- James Ferguson, Matt Gardner. Hannaneh Hajishirzi, Tushar Khot, Pradeep DasigiEMNLP • 2020Humans often have to read multiple documents to address their information needs. However, most existing reading comprehension (RC) tasks only focus on questions for which the contexts provide all the information required to answer them, thus not evaluating a system’s performance at identifying a potential lack of sufficient information and locating sources for that information. To fill this gap, we present a dataset, IIRC, with more than 13K questions over paragraphs from English Wikipedia that provide only partial information to answer them, with the missing information occurring in one or more linked documents. The questions were written by crowd workers who did not have access to any of the linked documents, leading to questions that have little lexical overlap with the contexts where the answers appear. This process also gave many questions without answers, and those that require discrete reasoning, increasing the difficulty of the task. We follow recent modeling work on various reading comprehension datasets to construct a baseline model for this dataset, finding that it achieves 31.1% F1 on this task, while estimated human performance is 88.4%. The dataset, code for the baseline system, and a leaderboard can be found at https://allennlp.org/iirc.
- Inbar Oren, Jonathan Herzig, Nitish Gupta, Matt Gardner, Jonathan BerantFindings of EMNLP • 2020Generalization of models to out-of-distribution (OOD) data has captured tremendous attention recently. Specifically, compositional generalization, i.e., whether a model generalizes to new structures built of components observed during training, has sparked substantial interest. In this work, we investigate compositional generalization in semantic parsing, a natural test-bed for compositional generalization, as output programs are constructed from sub-components. We analyze a wide variety of models and propose multiple extensions to the attention module of the semantic parser, aiming to improve compositional generalization. We find that the following factors improve compositional generalization: (a) using contextual representations, such as ELMo and BERT, (b) informing the decoder what input tokens have previously been attended to, (c) training the decoder attention to agree with pre-computed token alignments, and (d) downsampling examples corresponding to frequent program templates. While we substantially reduce the gap between in-distribution and OOD generalization, performance on OOD compositions is still substantially lower.
- Orion Weller, Nick Lourie, Matt Gardner, Matthew PetersEMNLP • 2020
- Sanjay Subramanian, Lucy Lu Wang, Sachin Mehta, Ben Bogin, Madeleine van Zuylen, Sravanthi Parasa, Sameer Singh, Matt Gardner, Hannaneh HajishirziFindings of EMNLP • 2020Understanding the relationship between figures and text is key to scientific document understanding. Medical figures in particular are quite complex, often consisting of several subfigures (75% of figures in our dataset), with detailed text describing their content. Previous work studying figures in scientific papers focused on classifying figure content rather than understanding how images relate to the text. To address challenges in figure retrieval and figure-to-text alignment, we introduce MedICaT, a dataset of medical images in context. MedICaT consists of 217K images from 131K open access biomedical papers, and includes captions, inline references for 74% of figures, and manually annotated subfigures and subcaptions for a subset of figures. Using MedICaT, we introduce the task of subfigure to subcaption alignment in compound figures and demonstrate the utility of inline references in image-text matching. Our data and code can be accessed at https://github.com/allenai/medicat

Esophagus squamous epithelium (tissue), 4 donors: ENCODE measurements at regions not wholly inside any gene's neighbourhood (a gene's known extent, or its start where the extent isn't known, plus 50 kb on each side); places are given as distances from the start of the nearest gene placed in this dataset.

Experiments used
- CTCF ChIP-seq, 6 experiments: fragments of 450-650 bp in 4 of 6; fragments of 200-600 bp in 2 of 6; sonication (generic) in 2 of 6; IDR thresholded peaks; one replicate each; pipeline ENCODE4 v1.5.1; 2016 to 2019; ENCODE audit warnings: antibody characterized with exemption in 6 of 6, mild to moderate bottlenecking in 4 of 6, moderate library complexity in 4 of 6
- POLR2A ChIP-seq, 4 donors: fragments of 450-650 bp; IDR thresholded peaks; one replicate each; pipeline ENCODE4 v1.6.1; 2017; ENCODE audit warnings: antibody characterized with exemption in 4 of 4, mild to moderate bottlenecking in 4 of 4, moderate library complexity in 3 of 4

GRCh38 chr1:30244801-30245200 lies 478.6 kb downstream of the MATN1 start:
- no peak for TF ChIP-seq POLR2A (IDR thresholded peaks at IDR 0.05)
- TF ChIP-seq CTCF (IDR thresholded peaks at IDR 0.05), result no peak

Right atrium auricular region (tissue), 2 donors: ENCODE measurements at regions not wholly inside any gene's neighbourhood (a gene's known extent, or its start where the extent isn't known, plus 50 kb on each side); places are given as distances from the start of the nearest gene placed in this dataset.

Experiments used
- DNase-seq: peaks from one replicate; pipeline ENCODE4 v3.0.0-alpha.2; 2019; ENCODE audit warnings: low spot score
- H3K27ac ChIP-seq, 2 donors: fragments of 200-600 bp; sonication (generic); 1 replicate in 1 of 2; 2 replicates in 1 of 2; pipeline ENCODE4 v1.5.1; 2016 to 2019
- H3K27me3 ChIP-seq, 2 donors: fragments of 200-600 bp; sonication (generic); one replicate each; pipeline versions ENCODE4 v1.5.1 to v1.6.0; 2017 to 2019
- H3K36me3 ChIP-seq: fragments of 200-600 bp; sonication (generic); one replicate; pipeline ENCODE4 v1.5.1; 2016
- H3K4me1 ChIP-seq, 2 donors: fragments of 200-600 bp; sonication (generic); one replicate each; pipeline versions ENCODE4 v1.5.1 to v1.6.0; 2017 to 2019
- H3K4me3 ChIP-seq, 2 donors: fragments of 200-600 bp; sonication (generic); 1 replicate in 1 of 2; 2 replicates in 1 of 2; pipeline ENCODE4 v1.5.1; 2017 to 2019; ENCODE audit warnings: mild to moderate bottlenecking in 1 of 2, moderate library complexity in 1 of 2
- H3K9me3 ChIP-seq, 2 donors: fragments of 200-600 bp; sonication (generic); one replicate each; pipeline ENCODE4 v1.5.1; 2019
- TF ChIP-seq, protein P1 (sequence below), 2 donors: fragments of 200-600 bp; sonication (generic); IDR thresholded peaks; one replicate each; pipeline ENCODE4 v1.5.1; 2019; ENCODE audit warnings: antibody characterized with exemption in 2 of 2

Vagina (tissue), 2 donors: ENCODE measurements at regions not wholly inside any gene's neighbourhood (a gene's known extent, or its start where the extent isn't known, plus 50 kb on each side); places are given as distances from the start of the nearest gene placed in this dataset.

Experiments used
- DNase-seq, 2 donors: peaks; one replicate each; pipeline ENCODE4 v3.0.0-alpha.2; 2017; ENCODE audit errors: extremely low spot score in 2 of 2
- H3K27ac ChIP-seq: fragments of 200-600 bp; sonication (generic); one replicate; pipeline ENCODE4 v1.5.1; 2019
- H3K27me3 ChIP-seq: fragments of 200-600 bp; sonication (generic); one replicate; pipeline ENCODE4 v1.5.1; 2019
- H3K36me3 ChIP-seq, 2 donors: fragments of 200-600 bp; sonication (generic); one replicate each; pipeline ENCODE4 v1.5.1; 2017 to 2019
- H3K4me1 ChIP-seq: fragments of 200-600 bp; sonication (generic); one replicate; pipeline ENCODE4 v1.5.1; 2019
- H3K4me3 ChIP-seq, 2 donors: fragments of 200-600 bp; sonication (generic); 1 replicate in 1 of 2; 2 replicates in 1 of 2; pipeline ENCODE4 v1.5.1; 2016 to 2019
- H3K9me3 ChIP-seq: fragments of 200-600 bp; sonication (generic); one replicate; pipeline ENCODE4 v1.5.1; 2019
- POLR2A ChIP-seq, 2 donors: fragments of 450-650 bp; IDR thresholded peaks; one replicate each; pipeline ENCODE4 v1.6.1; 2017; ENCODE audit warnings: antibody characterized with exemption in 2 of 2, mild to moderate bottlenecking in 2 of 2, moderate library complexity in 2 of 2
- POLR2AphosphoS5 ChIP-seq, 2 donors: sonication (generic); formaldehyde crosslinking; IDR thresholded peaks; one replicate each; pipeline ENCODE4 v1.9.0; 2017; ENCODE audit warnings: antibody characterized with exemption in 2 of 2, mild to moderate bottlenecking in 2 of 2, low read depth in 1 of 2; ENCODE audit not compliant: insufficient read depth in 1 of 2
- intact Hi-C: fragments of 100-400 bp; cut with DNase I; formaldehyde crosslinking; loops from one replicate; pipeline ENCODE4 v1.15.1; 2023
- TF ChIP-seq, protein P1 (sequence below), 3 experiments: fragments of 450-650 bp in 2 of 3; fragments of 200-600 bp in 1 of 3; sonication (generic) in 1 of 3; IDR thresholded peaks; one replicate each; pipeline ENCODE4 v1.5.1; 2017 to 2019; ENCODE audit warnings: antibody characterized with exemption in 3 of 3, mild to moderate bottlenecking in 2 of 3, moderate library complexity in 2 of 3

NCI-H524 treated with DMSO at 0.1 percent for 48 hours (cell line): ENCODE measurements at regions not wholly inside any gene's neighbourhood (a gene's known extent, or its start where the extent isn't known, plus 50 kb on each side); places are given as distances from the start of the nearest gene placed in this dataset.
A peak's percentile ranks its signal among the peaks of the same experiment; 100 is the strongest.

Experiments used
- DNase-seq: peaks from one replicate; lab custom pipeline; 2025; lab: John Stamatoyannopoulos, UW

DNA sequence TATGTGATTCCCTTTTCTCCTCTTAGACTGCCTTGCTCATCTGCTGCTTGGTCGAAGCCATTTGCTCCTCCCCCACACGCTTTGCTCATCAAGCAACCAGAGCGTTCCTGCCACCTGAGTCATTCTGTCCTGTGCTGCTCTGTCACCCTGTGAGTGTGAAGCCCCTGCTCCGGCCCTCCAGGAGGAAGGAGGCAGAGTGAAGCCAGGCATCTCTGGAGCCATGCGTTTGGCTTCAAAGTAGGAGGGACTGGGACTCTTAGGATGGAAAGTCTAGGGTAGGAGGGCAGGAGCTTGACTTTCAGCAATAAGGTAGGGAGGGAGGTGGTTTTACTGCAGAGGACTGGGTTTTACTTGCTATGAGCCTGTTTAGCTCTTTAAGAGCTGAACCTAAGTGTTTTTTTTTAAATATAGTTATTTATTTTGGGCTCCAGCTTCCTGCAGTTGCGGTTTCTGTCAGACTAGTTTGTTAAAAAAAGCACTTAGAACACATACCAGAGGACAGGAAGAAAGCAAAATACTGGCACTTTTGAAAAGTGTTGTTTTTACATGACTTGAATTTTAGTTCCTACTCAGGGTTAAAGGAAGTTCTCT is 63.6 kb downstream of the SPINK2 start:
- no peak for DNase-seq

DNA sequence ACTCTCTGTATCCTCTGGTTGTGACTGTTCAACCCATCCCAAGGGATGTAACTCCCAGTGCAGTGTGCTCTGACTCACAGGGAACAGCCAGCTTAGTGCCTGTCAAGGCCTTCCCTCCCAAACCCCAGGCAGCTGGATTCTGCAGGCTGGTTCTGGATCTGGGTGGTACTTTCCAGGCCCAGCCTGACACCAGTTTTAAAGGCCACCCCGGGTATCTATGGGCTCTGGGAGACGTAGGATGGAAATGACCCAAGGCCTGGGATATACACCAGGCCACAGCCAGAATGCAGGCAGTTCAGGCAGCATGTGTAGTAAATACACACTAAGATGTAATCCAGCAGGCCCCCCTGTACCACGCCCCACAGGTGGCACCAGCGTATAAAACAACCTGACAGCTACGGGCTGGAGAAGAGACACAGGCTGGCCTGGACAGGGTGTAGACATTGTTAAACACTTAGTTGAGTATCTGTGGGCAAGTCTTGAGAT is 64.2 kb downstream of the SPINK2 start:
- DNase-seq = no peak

- Anthony Chen, Gabriel Stanovsky, S. Singh, Matt GardnerEMNLP • 2020Posing reading comprehension as a generation problem provides a great deal of flexibility, allowing for open-ended questions with few restrictions on possible answers. However, progress is impeded by existing generation metrics, which rely on token overlap and are agnostic to the nuances of reading comprehension. To address this, we introduce a benchmark for training and evaluating generative reading comprehension metrics: MOdeling Correctness with Human Annotations. MOCHA contains 40K human judgement scores on model outputs from 6 diverse question answering datasets and an additional set of minimal pairs for evaluation. Using MOCHA, we train a Learned Evaluation metric for Reading Comprehension, LERC, to mimic human judgement scores. LERC outperforms baseline metrics by 10 to 36 absolute Pearson points on held-out annotations. When we evaluate robustness on minimal pairs, LERC achieves 80% accuracy, outperforming baselines by 14 to 26 absolute percentage points while leaving significant room for improvement. MOCHA presents a challenging problem for developing accurate and robust generative reading comprehension metrics.